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Natives in Canada have profited from a ... disinclination on the part of non-natives to pay attention to the dreary details of treaty rights, negotiations and reserve administration. In this vacuum of attention, the courts and the Ottawa bureaucracy have been able to commit thousands of square miles of Canadian land and tens of billions of dollars in taxpayer funds to the control of a few hundred band-leaders exempt from any serious scrutiny or accountability.
Jan. 01, 2000 - from "Global warming, No; land claims, Yes", published in the
... Canadians are determined to fray the bonds of nationhood. We are carving racially defined, quasi-sovereign mini-states out of the national territory for the benefit of Indians and Inuit, funded by Canadian taxpayers but not accountable to them. We actively discountenance the notion that there might be such a thing as a distinctly Canadian way of life to which newcomers to the country must adapt. Despite a tradition of fair-mindedness equalled in few countries on earth, we now seem bent on making amends for the prejudices of the past with a program of racial preferences in public- and private-sector employment. ... Of the world's ten largest free-market countries, Canada is the only one whose political stability is seriously in question.
Dec. 1999 - from "Too Many Solitudes", published in
Moreover, whenever a judge narrows the choice to a sentence involving a sentence of incarceration, the judge is obliged to consider the unique systemic or background circumstances which may have played a part in bringing the particular aboriginal offender before the courts. As well, the judge must consider the types of practicable procedures and sanctions which would be appropriate in the circumstances for the offender because of his or her particular aboriginal heritage.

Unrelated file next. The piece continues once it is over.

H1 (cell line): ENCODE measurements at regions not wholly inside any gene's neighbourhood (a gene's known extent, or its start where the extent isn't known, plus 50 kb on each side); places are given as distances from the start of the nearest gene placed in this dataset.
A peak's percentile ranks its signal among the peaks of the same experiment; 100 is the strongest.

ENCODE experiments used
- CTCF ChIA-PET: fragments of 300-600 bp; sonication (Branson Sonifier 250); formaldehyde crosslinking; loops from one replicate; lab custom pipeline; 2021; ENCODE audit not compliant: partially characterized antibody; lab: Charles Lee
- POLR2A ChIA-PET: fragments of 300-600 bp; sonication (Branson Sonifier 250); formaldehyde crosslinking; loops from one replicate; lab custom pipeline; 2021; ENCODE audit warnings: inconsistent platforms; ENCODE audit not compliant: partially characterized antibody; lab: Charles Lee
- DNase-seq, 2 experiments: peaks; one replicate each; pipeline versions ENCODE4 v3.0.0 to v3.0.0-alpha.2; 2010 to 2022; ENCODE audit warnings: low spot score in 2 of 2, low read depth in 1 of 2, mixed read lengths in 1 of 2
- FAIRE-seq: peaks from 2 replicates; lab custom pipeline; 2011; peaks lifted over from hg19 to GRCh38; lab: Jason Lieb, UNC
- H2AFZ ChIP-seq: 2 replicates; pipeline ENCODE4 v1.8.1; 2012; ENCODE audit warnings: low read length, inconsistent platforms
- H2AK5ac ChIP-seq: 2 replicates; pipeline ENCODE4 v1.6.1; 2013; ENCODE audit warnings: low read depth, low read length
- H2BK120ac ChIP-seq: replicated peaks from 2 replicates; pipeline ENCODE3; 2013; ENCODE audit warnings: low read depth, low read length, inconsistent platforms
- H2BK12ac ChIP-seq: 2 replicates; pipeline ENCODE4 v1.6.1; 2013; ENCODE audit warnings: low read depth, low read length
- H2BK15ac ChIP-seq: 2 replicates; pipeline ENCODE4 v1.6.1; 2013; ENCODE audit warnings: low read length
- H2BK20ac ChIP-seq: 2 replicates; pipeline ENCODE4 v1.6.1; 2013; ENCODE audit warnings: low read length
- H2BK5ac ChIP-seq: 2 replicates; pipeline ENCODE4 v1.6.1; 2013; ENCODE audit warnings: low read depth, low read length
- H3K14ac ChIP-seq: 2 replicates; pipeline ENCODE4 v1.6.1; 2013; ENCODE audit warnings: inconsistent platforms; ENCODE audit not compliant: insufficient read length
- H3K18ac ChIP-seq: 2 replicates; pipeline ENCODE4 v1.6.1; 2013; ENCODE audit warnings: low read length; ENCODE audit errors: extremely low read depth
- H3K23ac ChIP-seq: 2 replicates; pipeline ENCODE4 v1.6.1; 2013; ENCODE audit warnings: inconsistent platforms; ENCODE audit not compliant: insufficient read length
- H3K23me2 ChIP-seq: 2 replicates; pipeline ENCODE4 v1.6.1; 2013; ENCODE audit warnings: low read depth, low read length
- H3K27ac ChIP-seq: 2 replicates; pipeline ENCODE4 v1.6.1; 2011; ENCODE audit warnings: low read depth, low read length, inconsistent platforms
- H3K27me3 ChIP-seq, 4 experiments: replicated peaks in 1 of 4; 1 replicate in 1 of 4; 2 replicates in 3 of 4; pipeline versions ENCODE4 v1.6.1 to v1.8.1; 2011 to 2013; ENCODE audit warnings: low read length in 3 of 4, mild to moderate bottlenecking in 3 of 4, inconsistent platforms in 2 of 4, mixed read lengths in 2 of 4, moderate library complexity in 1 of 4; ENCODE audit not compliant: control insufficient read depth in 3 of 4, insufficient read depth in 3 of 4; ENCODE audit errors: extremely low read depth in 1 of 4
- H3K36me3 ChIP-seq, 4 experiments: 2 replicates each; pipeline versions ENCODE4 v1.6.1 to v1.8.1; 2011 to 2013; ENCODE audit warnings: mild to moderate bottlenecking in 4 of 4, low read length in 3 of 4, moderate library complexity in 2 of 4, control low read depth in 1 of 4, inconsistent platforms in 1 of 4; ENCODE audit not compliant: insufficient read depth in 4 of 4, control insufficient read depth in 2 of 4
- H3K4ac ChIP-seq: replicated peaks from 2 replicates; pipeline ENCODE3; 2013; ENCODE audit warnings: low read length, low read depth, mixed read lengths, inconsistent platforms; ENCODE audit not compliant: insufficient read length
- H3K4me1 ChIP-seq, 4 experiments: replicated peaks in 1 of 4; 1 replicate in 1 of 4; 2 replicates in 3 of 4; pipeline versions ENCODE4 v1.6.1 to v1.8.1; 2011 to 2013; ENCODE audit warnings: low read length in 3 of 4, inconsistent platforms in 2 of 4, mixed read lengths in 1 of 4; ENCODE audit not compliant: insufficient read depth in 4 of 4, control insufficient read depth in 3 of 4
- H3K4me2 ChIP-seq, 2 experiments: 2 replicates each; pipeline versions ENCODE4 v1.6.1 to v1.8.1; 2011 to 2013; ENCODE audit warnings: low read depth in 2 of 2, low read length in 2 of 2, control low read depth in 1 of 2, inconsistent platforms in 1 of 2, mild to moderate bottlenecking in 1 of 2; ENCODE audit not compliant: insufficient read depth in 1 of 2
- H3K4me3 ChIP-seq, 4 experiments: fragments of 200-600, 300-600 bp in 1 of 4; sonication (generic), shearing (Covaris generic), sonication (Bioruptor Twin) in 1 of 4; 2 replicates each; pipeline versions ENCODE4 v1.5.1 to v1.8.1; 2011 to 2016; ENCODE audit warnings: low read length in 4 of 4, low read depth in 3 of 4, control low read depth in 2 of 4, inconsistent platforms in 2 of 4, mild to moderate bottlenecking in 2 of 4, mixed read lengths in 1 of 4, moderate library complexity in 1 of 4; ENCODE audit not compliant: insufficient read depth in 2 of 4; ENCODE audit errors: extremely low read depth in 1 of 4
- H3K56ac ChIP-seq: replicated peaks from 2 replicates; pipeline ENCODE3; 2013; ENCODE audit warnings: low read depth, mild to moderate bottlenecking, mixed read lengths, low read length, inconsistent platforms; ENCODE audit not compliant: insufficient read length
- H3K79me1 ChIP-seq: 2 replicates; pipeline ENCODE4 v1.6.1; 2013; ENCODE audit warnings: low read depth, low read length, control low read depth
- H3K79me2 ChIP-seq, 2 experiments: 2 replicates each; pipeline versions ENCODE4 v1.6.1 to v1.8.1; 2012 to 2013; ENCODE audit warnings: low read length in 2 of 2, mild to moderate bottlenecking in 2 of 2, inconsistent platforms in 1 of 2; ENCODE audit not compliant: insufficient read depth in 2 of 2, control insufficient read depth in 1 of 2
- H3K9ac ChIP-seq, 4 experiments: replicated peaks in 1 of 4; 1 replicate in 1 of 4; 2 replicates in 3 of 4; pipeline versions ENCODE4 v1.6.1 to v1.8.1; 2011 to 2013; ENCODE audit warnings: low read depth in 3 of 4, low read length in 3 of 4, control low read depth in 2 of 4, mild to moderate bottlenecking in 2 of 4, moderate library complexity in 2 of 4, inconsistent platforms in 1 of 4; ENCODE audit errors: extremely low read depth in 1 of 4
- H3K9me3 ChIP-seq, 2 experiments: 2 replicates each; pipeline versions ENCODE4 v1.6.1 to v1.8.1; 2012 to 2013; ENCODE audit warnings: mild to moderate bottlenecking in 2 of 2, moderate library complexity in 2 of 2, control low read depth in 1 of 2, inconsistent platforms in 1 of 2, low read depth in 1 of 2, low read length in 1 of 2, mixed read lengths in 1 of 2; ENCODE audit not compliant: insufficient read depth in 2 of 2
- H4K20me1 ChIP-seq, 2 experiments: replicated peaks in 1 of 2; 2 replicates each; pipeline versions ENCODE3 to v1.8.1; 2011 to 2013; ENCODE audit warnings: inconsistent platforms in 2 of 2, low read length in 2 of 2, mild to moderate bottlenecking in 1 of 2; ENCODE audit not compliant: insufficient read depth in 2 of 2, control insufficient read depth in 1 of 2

Feb. 17, 2000 - from the decision in
R. v. Wells
, describing provisions in Section 718 of the
National Post, The
... the Firearms Act specifically allows ... an aboriginal to own guns, even if he has a criminal record, or a history of violence [either of which would prevent non-aboriginals from owning weapons] ... The aboriginal loophole [in the Act] is not an accident. The Justice department positively encourages its use. The federal gun registry even has a special aboriginal Web site, which encourages aboriginals to use such exemptions ... Even aboriginal children are given special gun rights ... And there is no need to worry about the pesky Canadian Firearms Safety Course, as other gun owners do.
Jan. 8, 2001 - from its editorial "Guns and loopholes"